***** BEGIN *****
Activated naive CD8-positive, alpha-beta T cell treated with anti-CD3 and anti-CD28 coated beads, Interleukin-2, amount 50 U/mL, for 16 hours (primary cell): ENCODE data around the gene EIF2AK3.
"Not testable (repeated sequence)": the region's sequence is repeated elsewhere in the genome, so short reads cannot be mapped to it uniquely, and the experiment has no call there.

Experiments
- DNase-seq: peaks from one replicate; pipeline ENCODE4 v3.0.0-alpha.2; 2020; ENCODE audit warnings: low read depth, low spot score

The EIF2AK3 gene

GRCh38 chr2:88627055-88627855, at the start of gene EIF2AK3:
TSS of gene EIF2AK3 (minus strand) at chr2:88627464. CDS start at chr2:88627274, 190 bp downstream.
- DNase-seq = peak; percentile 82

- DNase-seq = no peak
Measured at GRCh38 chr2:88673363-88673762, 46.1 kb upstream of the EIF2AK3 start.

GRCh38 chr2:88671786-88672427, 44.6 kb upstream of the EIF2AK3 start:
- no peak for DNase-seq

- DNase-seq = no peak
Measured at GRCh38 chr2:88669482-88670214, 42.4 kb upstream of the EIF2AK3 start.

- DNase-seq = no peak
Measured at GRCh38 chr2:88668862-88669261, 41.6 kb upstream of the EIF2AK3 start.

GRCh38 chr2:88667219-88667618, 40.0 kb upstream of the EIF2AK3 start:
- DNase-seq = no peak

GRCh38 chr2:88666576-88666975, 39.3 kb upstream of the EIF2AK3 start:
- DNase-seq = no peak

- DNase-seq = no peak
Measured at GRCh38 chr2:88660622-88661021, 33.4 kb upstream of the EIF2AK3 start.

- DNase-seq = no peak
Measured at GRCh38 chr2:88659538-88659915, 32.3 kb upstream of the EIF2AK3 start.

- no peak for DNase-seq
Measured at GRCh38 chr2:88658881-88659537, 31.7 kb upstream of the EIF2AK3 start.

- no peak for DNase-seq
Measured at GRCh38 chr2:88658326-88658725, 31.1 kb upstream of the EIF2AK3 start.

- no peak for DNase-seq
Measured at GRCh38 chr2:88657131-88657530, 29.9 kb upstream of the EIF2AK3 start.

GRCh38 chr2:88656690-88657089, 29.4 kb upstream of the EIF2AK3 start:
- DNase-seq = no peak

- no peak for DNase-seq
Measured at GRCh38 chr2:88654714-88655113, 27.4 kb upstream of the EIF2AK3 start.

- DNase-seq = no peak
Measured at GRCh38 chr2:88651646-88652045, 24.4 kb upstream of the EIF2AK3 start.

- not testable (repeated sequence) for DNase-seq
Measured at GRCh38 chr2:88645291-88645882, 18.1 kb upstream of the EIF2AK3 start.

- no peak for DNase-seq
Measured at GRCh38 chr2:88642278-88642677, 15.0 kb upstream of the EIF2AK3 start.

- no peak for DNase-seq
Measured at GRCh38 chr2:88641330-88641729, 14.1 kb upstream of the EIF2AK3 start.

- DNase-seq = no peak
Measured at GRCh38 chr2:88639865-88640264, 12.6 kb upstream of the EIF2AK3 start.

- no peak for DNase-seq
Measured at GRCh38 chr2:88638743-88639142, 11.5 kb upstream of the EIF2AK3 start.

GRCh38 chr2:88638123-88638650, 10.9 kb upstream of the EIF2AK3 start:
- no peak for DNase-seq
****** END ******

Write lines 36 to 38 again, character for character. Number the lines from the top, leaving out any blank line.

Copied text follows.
Measured at GRCh38 chr2:88651646-88652045, 24.4 kb upstream of the EIF2AK3 start.

- not testable (repeated sequence) for DNase-seq
Measured at GRCh38 chr2:88645291-88645882, 18.1 kb upstream of the EIF2AK3 start.